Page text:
The chance to meet new people.
Similar to the earlier point of the people in the office, [the job] provides me the opportunity to meet people. In my time at Ball State, I usually either kept to the same friend group or myself, depending on the situation. Now, in a new city and job, I can meet new people and make new connections. I hope that I can make some long-lasting connections with people here in Indianapolis and the DNR.
My life changing.
This was an opportunity that I never knew would have been given to me. This point may feel a little cheap, but this opportunity given to me by the DNR and my professor Dr. Soltz has legitimately given me an opportunity to change my life for the best. I hope that I can make the best of it.
Phillip Shreve was an intern at Mounds State Park in Anderson, Indiana for the spring and summer semester in 2022. During his internship, Shreve worked alongside the Indiana Division of Historic Preservation & Archaeology and used his Ball State Public History degree to design an exhibit based on how the land at Mounds may have looked during the 1820’s.
Note: This interview was published by Grace Duerksen
“What are the top 10 most enjoyable/interesting aspects of your internship?
The Great Mound
The Great Mound would have originally been 20 feet higher and the Natives cut down all the trees within a certain radius of the Great Mound to make it more visible and to fertilize the ground.
The Adena built these Mounds and both the Adena and the Hopewell used them in the early 200s and 300s.
The Bronnenbergs were the white Quakers who helped preserve the Mounds for future generations.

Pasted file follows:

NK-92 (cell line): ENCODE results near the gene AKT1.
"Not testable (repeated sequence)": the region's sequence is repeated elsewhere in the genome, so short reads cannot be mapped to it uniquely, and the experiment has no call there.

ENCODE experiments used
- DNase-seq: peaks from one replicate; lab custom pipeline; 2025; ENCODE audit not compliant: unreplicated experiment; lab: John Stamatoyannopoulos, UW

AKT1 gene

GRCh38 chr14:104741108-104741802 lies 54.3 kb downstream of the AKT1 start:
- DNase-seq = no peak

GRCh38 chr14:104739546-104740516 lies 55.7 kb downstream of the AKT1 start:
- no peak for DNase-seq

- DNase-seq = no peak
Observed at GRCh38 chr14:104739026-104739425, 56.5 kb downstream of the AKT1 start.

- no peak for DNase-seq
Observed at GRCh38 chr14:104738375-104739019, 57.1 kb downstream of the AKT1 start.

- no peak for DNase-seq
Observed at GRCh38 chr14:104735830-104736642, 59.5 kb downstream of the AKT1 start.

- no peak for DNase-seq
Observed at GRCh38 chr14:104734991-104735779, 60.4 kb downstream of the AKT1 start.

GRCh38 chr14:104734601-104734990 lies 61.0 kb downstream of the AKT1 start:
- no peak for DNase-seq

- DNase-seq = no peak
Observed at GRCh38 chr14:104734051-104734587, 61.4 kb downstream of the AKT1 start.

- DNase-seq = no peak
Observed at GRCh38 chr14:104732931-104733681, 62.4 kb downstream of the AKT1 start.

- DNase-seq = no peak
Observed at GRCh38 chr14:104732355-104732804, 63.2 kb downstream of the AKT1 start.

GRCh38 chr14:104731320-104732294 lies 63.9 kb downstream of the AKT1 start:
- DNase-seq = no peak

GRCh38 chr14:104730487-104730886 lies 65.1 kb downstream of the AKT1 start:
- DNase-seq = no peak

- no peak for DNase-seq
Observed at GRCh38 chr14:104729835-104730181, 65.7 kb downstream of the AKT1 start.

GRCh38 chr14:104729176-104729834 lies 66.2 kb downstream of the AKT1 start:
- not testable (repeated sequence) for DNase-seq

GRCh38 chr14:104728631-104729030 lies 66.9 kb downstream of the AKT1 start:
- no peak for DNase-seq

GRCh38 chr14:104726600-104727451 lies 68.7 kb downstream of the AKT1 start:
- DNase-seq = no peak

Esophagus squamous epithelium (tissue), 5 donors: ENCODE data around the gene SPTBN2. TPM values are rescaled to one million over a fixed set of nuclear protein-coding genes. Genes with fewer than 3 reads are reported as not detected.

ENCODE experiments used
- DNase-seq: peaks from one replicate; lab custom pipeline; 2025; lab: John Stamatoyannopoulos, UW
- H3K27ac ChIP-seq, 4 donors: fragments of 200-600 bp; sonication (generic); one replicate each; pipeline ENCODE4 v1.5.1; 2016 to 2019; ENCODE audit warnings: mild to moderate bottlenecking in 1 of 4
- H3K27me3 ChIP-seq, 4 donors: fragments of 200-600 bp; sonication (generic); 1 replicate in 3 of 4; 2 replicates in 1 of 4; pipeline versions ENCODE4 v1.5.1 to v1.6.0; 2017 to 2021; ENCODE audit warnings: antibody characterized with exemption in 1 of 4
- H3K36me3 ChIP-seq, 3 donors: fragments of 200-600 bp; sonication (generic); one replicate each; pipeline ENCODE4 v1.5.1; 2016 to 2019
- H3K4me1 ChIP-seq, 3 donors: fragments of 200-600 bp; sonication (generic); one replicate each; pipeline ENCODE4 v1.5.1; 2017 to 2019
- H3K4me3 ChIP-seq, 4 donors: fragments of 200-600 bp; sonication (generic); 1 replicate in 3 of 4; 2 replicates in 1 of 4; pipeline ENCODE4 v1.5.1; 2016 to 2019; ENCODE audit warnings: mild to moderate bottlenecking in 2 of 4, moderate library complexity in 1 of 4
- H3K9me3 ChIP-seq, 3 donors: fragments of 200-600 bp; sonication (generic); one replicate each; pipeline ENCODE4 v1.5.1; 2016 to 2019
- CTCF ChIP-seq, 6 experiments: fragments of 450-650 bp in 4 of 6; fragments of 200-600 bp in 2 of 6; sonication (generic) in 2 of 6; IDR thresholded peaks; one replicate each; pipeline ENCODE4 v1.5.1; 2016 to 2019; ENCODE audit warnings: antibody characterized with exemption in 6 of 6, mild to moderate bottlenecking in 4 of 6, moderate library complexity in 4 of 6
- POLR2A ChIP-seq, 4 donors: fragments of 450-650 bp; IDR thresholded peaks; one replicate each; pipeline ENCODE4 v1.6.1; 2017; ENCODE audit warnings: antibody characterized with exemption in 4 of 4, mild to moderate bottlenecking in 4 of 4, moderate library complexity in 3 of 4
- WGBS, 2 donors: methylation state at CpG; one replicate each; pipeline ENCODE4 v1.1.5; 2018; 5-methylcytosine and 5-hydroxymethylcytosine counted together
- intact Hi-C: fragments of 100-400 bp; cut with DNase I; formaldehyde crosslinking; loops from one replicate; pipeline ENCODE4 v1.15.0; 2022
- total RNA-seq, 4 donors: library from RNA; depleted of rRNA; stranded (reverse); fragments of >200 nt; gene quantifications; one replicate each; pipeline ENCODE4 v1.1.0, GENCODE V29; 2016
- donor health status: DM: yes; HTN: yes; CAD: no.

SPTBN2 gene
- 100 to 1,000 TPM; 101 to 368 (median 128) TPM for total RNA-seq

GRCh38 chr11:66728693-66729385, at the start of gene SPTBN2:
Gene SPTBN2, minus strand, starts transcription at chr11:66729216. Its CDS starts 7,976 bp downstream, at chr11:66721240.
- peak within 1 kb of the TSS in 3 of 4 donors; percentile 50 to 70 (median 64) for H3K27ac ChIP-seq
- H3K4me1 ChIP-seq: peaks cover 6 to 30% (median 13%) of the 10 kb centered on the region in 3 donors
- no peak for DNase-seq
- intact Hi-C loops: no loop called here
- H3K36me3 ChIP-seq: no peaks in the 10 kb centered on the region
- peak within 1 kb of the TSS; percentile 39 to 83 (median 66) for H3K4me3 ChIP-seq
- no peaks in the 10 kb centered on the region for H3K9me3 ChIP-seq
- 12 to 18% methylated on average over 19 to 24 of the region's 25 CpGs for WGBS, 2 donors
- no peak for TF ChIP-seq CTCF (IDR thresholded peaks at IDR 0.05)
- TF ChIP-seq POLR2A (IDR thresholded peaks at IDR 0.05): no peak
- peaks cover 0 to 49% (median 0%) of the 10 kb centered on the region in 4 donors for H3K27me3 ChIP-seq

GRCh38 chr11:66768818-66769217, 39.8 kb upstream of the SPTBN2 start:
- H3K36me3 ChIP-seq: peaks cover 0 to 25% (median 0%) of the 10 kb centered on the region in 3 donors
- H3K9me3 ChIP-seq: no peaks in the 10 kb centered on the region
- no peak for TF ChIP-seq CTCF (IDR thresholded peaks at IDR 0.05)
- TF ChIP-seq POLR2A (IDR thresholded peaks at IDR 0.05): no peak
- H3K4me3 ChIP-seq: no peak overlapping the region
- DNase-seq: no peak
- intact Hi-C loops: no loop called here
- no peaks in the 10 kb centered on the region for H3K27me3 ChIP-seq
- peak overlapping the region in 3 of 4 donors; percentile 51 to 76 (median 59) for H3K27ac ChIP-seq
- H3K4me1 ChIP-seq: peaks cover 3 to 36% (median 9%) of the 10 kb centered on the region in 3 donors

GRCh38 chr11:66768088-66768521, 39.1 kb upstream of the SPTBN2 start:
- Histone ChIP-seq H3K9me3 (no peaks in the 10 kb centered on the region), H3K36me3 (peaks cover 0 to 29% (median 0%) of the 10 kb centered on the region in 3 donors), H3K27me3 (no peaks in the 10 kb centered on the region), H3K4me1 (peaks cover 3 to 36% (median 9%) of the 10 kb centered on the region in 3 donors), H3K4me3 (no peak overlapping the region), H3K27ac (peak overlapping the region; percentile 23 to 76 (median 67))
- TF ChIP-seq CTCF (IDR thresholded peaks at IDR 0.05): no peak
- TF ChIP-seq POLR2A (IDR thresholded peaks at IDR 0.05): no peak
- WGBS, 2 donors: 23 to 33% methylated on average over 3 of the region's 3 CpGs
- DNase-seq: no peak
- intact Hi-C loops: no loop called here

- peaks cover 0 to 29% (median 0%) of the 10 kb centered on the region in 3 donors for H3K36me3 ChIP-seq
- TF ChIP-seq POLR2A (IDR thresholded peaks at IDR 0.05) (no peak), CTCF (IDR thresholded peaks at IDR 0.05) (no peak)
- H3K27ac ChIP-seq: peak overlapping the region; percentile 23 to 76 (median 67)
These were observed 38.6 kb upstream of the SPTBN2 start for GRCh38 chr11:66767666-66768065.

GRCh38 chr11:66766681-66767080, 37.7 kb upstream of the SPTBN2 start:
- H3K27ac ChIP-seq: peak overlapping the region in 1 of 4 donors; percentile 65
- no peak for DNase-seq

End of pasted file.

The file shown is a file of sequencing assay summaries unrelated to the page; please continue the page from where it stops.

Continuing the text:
The park is at least 84% self-funded, through donations, admission fees, campground fees, and rental fees for picnic shelters.
I will take away collections management skills since I am conducting inventory, organization skills because I need to keep track of the form for each object, cataloguing skills, because I am documenting these in a binder, and research skills, because I might need more information on the origin of some objects.
I will be designing a display case on what the land looked like in the 1820s, when the Bronnenberg family first moved here.
Working with professionals
I work for Kelley Morgan, who is the Interpretive Naturalist at Mounds State Park.
School groups, the Friends of Mounds State Park, and several environmentalists come to Mounds State Park, since Kelley is the only full-time Interpretive Naturalist in the area.
On a daily basis, I see mostly Kelley, and the Mounds State Park Manager and Assistant Park Manager, and a few occasional visitors, mostly for special events.
Mounds State Park is the second biggest and second most visited tourist attraction in Madison County, right behind the casino.
For more information visit The College of Science & Humanities website.